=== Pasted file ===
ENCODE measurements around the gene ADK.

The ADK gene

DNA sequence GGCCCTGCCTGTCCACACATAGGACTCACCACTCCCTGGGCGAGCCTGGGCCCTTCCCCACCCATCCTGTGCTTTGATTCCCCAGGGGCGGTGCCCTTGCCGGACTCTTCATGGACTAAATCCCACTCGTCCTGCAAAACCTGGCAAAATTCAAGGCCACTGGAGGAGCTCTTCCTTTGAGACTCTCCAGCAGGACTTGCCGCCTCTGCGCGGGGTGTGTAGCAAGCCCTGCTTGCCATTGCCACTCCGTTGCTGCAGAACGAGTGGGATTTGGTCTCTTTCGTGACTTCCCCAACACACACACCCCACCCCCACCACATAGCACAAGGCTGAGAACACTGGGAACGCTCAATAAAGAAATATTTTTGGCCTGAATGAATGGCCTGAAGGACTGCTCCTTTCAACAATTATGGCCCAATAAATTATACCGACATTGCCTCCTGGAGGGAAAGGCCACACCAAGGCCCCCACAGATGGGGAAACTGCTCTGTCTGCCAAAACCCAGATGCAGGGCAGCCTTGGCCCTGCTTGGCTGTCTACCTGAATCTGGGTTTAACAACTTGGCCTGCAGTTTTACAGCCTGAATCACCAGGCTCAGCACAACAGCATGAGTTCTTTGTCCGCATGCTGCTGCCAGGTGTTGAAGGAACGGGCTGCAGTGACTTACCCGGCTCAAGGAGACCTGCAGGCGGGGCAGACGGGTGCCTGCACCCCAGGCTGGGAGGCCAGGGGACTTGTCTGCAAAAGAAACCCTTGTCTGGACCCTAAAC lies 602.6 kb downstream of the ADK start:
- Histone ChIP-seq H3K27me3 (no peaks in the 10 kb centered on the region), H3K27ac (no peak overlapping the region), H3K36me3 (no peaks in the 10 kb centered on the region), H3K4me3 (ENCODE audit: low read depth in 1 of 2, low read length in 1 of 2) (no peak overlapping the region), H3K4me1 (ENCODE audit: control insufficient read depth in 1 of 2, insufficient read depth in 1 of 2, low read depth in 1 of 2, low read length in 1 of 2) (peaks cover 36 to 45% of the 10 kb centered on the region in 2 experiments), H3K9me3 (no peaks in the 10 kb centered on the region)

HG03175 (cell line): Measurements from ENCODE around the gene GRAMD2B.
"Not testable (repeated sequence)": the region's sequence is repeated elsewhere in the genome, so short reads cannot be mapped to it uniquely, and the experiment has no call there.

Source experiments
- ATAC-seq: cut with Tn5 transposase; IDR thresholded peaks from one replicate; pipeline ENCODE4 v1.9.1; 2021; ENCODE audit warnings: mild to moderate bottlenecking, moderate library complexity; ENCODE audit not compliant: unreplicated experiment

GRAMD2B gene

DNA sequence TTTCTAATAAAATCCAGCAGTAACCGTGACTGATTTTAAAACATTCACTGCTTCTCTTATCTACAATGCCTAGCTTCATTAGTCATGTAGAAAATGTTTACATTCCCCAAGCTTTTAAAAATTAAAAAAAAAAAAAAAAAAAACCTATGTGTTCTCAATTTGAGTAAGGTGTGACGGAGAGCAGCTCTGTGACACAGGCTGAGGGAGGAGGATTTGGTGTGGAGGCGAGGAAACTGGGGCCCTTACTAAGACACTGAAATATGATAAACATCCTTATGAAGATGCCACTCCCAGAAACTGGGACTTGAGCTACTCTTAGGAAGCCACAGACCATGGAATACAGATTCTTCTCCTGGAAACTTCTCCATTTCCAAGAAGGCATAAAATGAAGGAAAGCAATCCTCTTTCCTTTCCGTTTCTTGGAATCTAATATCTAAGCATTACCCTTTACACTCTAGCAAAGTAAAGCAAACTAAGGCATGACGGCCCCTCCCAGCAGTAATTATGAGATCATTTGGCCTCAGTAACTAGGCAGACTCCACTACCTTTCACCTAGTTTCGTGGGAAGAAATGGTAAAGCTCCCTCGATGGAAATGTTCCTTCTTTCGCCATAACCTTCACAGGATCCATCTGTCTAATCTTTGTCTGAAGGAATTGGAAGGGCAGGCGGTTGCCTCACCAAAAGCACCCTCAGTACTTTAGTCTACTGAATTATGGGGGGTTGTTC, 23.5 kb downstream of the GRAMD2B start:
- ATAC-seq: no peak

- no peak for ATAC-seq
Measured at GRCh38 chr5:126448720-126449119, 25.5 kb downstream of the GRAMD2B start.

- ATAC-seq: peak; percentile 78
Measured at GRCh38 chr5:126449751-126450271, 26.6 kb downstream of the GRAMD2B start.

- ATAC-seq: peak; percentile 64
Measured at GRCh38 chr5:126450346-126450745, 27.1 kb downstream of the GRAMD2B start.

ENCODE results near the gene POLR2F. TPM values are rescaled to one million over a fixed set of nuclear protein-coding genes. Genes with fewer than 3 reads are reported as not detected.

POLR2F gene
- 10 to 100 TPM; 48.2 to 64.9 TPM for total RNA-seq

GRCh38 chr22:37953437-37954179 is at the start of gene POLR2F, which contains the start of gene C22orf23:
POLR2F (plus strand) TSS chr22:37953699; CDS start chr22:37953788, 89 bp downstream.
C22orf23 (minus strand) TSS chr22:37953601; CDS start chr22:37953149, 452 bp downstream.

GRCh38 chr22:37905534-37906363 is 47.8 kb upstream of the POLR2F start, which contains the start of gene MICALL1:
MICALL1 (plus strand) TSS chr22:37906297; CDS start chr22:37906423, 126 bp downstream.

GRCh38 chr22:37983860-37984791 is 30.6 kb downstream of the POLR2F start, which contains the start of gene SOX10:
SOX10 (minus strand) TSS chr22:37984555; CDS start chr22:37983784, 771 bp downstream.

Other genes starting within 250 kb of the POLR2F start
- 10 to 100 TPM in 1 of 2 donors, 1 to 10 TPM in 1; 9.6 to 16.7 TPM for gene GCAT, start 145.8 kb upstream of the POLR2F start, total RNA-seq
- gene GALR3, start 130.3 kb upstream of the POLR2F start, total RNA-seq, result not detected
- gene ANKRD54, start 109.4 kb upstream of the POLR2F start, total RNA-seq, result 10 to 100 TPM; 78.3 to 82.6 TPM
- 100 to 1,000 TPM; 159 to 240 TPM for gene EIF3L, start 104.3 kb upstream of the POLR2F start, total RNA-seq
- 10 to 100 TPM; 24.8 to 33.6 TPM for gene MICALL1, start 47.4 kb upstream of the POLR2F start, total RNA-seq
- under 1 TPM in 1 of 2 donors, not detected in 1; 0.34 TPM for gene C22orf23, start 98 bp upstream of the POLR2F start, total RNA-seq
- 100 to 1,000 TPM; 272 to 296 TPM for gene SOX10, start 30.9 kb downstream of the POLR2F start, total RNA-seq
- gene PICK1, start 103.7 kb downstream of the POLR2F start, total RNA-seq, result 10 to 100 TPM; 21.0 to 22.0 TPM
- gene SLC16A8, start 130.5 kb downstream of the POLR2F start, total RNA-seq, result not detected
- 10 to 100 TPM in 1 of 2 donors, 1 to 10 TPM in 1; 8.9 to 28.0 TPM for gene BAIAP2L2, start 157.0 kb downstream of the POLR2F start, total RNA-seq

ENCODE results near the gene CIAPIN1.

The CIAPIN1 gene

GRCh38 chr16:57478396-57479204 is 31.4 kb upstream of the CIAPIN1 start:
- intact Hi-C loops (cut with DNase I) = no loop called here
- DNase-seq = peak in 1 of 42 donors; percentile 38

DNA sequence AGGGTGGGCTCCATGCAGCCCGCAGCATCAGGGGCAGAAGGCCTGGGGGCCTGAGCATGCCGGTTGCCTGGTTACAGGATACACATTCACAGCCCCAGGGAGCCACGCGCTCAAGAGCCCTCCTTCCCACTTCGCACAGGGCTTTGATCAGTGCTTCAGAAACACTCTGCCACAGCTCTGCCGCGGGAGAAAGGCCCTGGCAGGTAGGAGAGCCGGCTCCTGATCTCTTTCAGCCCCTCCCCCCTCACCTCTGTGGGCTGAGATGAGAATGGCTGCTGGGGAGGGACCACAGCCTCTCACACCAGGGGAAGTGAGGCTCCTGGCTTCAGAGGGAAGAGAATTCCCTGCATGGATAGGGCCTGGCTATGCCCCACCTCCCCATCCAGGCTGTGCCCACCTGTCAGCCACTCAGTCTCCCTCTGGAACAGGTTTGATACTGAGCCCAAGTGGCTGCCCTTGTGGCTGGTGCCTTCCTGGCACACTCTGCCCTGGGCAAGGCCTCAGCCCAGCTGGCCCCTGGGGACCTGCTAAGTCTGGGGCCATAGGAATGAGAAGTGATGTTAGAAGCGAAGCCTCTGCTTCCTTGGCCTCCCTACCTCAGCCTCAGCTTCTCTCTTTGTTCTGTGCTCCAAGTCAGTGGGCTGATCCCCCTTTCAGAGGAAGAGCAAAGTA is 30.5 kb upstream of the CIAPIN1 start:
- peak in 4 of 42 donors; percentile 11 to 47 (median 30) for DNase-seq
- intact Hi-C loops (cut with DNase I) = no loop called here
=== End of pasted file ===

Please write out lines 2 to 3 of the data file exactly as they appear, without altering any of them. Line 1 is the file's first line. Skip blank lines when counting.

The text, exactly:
The ADK gene

DNA sequence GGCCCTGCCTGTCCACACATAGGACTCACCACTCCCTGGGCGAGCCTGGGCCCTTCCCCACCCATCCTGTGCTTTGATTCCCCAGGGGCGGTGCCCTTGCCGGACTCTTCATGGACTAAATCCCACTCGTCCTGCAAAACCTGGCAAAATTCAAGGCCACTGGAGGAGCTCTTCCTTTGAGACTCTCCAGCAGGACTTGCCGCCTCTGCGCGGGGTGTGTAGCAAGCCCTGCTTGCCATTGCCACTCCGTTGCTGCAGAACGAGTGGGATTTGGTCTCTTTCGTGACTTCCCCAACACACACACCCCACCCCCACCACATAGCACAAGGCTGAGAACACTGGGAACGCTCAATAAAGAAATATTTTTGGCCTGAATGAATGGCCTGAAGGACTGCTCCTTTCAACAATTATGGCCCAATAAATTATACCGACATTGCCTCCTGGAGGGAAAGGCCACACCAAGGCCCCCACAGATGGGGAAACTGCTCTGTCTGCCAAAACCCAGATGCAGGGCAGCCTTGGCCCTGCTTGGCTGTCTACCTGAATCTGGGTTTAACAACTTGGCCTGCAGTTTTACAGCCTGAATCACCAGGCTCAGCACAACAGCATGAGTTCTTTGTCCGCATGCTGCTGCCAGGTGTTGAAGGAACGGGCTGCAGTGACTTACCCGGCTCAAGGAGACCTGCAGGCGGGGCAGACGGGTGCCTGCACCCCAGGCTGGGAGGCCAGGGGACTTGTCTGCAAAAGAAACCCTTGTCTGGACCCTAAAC lies 602.6 kb downstream of the ADK start: